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Information Communications Technologies (ICTs) are becoming a core part of the healthcare landscape, challenging public administrators to understand, participate and guide this rapidly evolving area. The 2009 Health Information Technology for Economic and Clinical Care Act (HITECH Act) introduced policy to guide the further the implementation of digital health initiatives. In this column, we discuss some of the ways digital health is currently being used, the possible directions we can expect to see in the near future. In the second part of this article, we’ll discuss considerations that public administrators need to keep in mind regarding these technologies.
Internet-based technologies used in healthcare, broadly known as eHealth, have become essential components of the healthcare landscape. These technologies are now a primary avenue through which the public, consumers and providers access health information and manage healthcare. In 2012, Crutzen and Gao noted that the ubiquity of eHealth has led to a fundamental shift in how we conceptualize health and health care. Health Information Technology (Health IT) has allowed for an unprecedented democratization of health information by encouraging consumers to be more active participants in managing their health information. This also reflects a powerful meme that increased accessibility and availability of health information will result in better and more economical health for all. However, health IT researchers suggest that realization of health IT’s potential depends on effective public policy to guide the use of these innovations. These effective public policies are currently under development with the federal government providing leadership and state associations engaging in active innovations.
Electronic health records
Electronic Health records (EHR) are individual digital patient records that potentially contain a longitudinal record of a patient’s medical and health records. EHR have the potential to maintain a comprehensive and life-long record of health and health care data. It is likely that children born in the past decade will be able to have a near-complete digital health record, available to them at the push of a button, no matter where they are seeking treatment. In principle, EHR can be transported across healthcare institutions giving providers a clearer picture of health across a lifespan. The potential ramifications in this longitudinal view in the care are staggering; data can potentially be mined to facilitate individualized disease prevention and health promotion plans, create tailored yet comprehensive treatment and care plans, as well as provide a platform for routine public health surveillance and monitoring public health emergencies. Additionally, EHRs may be harnessed to inform cost-effective care options.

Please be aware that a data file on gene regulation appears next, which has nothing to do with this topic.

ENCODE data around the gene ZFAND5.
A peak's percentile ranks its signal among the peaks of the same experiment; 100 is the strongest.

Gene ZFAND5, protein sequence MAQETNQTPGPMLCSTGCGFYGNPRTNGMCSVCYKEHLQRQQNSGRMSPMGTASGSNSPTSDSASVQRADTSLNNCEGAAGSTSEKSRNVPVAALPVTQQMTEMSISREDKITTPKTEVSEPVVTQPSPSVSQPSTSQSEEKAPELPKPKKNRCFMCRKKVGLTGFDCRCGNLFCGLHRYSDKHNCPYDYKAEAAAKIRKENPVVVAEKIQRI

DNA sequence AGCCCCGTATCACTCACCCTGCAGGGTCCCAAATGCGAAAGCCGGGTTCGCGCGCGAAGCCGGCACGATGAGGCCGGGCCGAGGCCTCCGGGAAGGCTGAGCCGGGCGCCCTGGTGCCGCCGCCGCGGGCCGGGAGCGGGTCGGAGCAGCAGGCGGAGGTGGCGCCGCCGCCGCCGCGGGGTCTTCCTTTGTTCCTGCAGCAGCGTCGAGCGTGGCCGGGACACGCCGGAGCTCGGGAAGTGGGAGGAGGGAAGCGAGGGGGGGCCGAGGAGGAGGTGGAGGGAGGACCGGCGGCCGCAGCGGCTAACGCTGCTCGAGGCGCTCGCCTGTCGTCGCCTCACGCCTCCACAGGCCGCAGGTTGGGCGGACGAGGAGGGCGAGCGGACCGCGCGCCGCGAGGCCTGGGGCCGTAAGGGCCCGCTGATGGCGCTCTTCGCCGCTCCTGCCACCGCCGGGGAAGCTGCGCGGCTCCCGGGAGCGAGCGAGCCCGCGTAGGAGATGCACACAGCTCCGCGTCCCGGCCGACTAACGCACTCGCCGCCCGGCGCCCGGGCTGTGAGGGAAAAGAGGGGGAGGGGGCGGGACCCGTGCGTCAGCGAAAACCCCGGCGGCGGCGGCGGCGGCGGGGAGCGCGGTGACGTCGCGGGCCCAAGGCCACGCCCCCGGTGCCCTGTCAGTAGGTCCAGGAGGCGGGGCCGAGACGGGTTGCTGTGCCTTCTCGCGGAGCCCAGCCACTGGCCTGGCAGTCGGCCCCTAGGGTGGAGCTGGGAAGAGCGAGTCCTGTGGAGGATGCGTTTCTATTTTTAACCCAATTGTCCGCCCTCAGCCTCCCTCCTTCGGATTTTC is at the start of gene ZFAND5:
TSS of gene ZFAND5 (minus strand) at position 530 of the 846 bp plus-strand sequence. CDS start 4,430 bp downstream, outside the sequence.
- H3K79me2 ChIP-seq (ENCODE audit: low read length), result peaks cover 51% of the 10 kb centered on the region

Government has been strongly invested in facilitating the development of EHRs. The Federal HITECH Act established the Office of the National Coordinator for Health Information Technology (ONCHIT), a division of the US Department of Health and Human Services, to promote the development of a national health information technology infrastructure. ONCHIT has been particularly invested in developing and informing policy regarding Electronic Health Records (EHRs). To date, one challenge to widespread institutionalization of EHRs is the lack of a standard, cross-system compatible and sustainable technology framework. Currently private and public EHR technologies operate throughout the country using a menagerie of different operating systems and technology platforms. Open source technologies, available and adaptable for little or no cost by users, are gaining in number of users and are supported by federal, state and local health service agencies. For more information about open source electronic health records go to www.osehra.org.
Look for the second part of our recommendations on growing digital health in next week’s PA TIMES online.
Authors: Christopher J. Godfrey, Ph.D., Director, Web 2.0 Interdisciplinary Informatics Institute Department of Psychology, Pace University; Hillary J. Knepper, Ph.D., Assistant Professor, Department of Public Administration, Pace University; Camila Bernal and Danica Spence, Undergraduate Research Assistants, Pace University Web 2.0 Interdisciplinary Informatics Institute. Contact: [email protected]